"K" is still commonly used by fans and enthusiasts for purposes other than official record-keeping. One baseball ritual involves fans attaching a succession of small "K" signs to the nearest railing, one added for every strikeout notched by the home team's pitcher, following a tradition started by New York Mets fans in honor of "Dr. K", Dwight Gooden. The "K" may be placed backwards (ꓘ) in cases where the batter strikes out looking, just as it would appear on a scorecard. Virtually every televised display of a high-strikeout major league game will include a shot of a fan's strikeout display, and if the pitcher continues to strike out batters, the display may be shown following every strikeout.
The use of "K" for a strikeout was invented by Henry Chadwick, a newspaper journalist who is widely credited as the originator of the box score and the baseball scorecard. As is true in much of baseball, both the box score and scorecard remain largely unchanged to this day. Chadwick decided to use "K", the last letter in "struck", since the letter "S" was used for "sacrifice". Chadwick was responsible for several other scorekeeping conventions, including the use of numbers to designate player positions.
Those unaware of Chadwick's contributions have speculated that "K" was derived from the last name of 19th century pitcher Matt Kilroy. If not for the evidence supporting Chadwick's earlier use of "K", this explanation would be reasonable. Kilroy raised the prominence of the strikeout, setting an all-time single-season record of 513 strikeouts in 1886, only two years after overhand pitching was permitted. His record, however, is limited to its era since the pitcher's mound was only 50 feet (15 m) from the batter during that season. It was moved to its current distance of 60'6" in 1893. The modern record (1901–present) is 383 strikeouts, held by Nolan Ryan, one better than Sandy Koufax's 382.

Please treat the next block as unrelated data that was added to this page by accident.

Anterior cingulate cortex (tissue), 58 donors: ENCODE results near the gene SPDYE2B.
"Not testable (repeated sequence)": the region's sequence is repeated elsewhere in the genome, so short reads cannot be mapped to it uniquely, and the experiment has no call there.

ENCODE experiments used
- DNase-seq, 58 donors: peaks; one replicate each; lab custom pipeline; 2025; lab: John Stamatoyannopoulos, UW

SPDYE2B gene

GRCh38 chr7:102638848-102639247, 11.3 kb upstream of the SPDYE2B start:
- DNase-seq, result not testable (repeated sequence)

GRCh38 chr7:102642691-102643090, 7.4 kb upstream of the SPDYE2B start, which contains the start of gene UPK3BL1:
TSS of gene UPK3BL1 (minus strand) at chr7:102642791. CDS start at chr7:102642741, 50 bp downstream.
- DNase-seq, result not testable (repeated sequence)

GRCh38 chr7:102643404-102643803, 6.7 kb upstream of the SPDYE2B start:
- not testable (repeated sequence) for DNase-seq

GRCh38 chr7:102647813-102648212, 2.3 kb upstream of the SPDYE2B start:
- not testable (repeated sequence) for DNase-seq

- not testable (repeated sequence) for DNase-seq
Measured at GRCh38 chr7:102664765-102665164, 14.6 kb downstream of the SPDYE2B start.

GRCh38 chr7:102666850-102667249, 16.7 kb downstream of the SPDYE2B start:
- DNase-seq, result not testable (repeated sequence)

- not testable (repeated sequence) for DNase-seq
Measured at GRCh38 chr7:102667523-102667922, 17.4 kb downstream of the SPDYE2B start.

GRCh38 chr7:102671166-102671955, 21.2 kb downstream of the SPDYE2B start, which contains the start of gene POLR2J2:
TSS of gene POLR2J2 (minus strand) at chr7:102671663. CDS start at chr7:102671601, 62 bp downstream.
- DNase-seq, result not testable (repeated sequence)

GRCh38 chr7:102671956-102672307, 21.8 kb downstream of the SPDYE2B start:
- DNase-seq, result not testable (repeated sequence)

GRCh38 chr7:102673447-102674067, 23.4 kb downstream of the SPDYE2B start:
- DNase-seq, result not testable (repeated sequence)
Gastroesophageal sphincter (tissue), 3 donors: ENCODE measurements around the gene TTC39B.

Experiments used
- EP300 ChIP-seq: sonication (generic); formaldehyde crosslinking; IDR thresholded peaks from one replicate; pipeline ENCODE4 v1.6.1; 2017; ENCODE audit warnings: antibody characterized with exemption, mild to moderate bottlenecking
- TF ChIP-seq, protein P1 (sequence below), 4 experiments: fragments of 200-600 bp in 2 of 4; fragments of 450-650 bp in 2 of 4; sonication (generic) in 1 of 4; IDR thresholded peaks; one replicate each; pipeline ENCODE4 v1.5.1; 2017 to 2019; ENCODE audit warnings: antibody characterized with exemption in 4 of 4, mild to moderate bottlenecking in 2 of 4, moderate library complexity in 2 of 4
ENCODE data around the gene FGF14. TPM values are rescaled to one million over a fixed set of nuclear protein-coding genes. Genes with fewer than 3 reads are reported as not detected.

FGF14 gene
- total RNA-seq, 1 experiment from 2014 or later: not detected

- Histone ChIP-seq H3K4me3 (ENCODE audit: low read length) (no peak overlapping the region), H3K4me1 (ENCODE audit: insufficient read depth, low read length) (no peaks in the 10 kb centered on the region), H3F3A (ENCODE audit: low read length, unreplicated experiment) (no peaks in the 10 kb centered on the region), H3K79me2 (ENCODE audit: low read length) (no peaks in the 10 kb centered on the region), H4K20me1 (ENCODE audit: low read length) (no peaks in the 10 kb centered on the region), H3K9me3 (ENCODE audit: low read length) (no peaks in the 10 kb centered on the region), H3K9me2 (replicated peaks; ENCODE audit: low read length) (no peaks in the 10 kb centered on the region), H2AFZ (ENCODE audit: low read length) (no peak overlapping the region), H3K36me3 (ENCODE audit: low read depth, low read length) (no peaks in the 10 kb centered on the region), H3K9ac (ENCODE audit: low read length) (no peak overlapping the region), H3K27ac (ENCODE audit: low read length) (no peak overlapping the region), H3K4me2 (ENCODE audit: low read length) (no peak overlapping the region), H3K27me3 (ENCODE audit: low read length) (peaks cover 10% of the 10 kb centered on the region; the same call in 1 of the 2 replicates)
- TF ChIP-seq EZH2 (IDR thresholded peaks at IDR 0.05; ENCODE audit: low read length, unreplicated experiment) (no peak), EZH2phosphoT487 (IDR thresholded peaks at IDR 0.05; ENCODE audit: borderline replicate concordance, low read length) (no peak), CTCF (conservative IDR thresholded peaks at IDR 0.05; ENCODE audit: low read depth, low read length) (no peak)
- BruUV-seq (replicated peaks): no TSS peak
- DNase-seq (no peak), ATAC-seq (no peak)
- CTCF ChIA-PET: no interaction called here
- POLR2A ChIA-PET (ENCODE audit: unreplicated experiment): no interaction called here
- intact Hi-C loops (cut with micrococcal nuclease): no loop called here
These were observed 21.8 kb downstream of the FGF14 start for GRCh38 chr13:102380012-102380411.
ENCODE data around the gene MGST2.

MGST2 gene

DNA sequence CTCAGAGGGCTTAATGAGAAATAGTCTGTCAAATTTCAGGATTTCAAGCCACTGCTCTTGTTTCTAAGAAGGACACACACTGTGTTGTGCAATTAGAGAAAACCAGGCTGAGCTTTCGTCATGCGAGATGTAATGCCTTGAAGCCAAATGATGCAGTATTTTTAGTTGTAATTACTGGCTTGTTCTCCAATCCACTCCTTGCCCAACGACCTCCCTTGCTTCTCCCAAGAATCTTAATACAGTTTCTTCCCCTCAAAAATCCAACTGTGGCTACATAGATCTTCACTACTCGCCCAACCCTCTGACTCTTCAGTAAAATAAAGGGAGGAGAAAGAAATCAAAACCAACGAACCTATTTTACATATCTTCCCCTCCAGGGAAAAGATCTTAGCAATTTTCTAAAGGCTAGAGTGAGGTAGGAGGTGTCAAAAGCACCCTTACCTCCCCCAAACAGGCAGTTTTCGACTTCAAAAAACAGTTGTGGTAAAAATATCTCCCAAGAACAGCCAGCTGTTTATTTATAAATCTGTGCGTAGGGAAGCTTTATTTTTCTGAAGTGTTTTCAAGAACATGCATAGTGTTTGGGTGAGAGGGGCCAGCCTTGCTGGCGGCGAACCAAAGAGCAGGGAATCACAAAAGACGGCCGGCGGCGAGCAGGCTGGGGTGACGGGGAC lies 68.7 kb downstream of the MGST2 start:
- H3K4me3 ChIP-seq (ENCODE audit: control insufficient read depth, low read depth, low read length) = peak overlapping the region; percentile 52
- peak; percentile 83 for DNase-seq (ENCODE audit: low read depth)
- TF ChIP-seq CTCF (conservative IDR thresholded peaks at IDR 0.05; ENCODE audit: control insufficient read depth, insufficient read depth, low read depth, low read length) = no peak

For 55 years, Walter Johnson held the career strikeout record, at 3,508. That record fell in 1982 to Nolan Ryan, who was then passed by Steve Carlton, before Ryan took the career strikeout record for good at 5,714.
Early rules stated that "three balls being struck at and missed and the last one caught, is a hand-out; if not caught is considered fair, and the striker bound to run." The modern rule has changed very little. The addition of the called strike came in 1858.
In 1880, the rules were changed to specify that a third strike had to be caught on the fly. A later adjustment to the dropped third strike rule specified that a batter is automatically out when there are fewer than two out and a runner on first base. In 1887, the number of strikes for an out was changed to four, but it was promptly changed back to three the next season.
The rule that a third strike (only) must be caught originates in the concept that a third strike is not an automatic out, but rather puts the ball in play. The rule was described at least as early as Johann Christoph Friedrich GutsMuths' 1793 book Gymnastik für die Jugend (Gymnastics for Youth), and has remained in effect since. After the third strike, the ball being in play, the batter (now a runner) must be put out. This is almost always done immediately the strike is made, by the catcher (putouts on strikeouts are still credited to the catcher), but if the ball is not caught on the fly by the catcher, the batter/runner must be put out by the same means as any other runner who puts a ball in play which is not caught on the fly – by soaking (hitting the runner with a ball thrown by a fielder, now long obsolete), or by being tagged out, or by leaving the baseline, or by force out at first base.